They seem to have underestimated the market power Marglobe's child Rutgers would have, saying that it "has been reported especially valuable on the light sandy soils of New Jersey" and then continuing with discussion of other regionally adapted tomatoes.

Roughly the first third -- about 12 pages -- of this document is about important early tomatoes, then it moves on to discussion of peppers and eggplant for the remainder of its 31 pages. Lots of interesting history there.
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Old August 25, 2016   #2
chancethegardener
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Here is Pritchard's Scarlet Topper illustrated on the front cover of Condon's 1933 annual catalog.
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Old August 25, 2016   #3
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interesting 1933 price.
That was like 2 hours pay back then.
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Old August 25, 2016   #4
Cole_Robbie
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I tried Marglobe for two years and didn't get a tomato off of it either year. I would never have made it as a tomato grower in the 1930's.
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Old August 25, 2016   #5
carolyn137
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Somewhere in this home of mine I have all the xeroxed pages from the 1939 Michigan Bulletin,sent to me by Craig L,and it's THE very best reference info I've ever seen for varieties of yore.

Individual varieties and histories,and synonyms for a variety that appeared,varieties grouped in different ways,and yes,a Marglobe group as well.

One of these days I'll get to the bottom of the stacks of SSE Yearbooks to my left on the floor since I think that's where I'll find it.

Carolyn,who would trust it,she thinks,even better than any govt publication.

Try this link

http://www.tomatoville.com/showthread.php?t=17318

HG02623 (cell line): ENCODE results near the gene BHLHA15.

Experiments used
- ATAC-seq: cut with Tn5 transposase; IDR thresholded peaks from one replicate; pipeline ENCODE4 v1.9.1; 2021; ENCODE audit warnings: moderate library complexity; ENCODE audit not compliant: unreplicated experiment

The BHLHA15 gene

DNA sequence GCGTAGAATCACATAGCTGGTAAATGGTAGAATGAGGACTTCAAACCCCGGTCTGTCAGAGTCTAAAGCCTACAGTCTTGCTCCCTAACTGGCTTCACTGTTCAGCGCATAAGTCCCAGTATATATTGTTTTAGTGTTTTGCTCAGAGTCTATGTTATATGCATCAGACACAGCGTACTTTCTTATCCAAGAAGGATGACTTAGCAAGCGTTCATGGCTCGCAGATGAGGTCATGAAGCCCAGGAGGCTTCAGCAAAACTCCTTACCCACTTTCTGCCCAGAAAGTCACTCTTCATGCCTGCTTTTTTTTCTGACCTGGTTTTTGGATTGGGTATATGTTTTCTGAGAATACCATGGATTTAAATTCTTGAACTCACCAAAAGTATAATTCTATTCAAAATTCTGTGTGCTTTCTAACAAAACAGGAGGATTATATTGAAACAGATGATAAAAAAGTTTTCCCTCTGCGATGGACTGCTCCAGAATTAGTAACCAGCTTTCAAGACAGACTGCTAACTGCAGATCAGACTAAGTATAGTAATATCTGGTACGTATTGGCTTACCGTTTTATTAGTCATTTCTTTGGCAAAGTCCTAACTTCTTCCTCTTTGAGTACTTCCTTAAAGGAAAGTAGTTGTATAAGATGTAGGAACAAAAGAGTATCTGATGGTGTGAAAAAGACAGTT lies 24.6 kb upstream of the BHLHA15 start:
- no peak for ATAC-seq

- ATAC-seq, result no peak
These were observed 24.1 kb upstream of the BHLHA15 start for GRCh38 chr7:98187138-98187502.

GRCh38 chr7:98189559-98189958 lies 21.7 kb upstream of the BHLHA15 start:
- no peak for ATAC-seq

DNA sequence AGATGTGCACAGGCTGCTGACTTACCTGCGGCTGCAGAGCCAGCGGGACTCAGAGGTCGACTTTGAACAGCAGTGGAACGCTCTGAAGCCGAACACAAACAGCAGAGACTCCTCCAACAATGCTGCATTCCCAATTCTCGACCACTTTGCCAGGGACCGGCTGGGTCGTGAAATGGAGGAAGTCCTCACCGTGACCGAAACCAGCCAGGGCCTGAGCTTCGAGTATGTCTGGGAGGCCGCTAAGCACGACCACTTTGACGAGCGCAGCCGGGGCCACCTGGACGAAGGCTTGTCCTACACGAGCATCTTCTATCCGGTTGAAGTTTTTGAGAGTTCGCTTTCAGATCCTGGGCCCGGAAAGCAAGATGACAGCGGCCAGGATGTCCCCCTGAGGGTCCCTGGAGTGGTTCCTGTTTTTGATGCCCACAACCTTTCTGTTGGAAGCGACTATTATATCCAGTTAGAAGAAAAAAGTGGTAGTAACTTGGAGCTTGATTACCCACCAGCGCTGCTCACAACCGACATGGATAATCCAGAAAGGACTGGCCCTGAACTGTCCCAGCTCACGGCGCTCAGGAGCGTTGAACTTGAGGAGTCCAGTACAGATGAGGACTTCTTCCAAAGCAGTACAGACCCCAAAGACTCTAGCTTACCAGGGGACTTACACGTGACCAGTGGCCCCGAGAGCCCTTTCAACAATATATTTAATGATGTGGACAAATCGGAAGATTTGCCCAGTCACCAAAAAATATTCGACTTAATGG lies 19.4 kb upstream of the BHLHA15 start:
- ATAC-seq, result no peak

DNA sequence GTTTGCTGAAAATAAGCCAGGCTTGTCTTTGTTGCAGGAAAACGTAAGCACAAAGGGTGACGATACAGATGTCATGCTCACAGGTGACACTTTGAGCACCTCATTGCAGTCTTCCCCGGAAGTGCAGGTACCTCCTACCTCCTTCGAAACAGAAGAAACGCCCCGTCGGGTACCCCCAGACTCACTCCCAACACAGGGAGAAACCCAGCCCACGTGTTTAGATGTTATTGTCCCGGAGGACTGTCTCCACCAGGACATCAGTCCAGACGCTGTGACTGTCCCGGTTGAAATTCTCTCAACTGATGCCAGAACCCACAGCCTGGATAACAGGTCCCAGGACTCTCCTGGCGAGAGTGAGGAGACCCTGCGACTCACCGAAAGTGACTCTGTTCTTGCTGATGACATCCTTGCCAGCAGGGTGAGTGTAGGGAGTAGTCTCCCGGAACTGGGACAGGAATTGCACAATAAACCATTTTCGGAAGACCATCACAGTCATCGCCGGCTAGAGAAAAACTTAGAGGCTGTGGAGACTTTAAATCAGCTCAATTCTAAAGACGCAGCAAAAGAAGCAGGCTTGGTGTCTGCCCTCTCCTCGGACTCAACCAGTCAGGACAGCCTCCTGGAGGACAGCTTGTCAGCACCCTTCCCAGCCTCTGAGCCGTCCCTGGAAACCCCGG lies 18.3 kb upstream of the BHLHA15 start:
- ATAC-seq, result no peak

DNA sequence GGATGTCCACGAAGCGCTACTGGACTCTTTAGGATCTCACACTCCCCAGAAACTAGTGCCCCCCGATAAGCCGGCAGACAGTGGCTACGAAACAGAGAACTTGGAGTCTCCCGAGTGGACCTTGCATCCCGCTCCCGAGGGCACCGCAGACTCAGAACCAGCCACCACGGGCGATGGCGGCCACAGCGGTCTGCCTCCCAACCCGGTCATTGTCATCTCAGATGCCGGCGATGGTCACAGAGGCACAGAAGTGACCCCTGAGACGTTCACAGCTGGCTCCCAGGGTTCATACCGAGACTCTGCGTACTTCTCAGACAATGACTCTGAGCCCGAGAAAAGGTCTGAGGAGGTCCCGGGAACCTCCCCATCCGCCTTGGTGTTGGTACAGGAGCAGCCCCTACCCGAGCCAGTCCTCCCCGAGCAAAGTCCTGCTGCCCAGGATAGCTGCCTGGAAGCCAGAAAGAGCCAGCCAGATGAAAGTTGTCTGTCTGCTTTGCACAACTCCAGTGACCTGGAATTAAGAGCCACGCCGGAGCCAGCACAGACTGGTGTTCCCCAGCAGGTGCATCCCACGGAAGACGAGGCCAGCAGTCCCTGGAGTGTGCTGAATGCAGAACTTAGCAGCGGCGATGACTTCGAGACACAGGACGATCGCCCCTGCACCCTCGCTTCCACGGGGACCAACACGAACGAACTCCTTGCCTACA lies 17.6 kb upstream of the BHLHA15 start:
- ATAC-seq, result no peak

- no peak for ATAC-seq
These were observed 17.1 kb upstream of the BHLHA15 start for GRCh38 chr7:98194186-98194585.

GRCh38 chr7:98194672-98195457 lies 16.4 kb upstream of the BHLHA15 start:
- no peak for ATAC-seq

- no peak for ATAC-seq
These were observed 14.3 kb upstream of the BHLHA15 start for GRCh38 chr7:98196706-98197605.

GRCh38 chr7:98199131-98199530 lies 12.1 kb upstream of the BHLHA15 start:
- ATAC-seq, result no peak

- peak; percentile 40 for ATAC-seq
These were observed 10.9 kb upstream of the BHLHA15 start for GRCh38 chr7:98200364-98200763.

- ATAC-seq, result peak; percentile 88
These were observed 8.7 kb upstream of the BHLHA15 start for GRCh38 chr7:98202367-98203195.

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Old August 26, 2016   #6
JLJ_
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Quote:
Originally Posted by Cole_Robbie View Post
I tried Marglobe for two years and didn't get a tomato off of it either year. I would never have made it as a tomato grower in the 1930's.
That's really surprising, as you live where Marglobes are happy and should produce readily for you -- shouldn't take any special effort.

Did you grow original -- or allegedly original-- Marglobes or one of the "Supreme" or "Improved" or other variations?

Modifier on original as I've noticed that more recent Marglobes offered commercially seem to have changed from the originals -- or even from those widely available a couple decades ago.

So many things have been improved downwards in recent years that I suppose it's inevitable that tomatoes join the crowd - in some instances, at least.
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Old August 26, 2016   #7
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One year I ordered seed for Marglobe from Morgan County. The next year I got it in a swap.

I never have good luck with old varieties, at least the ones I know that are old. I had 'Buckbee's New 50 Day' this year, and it was at least a decent producer. I think it is fairly old. I liked it enough to save seeds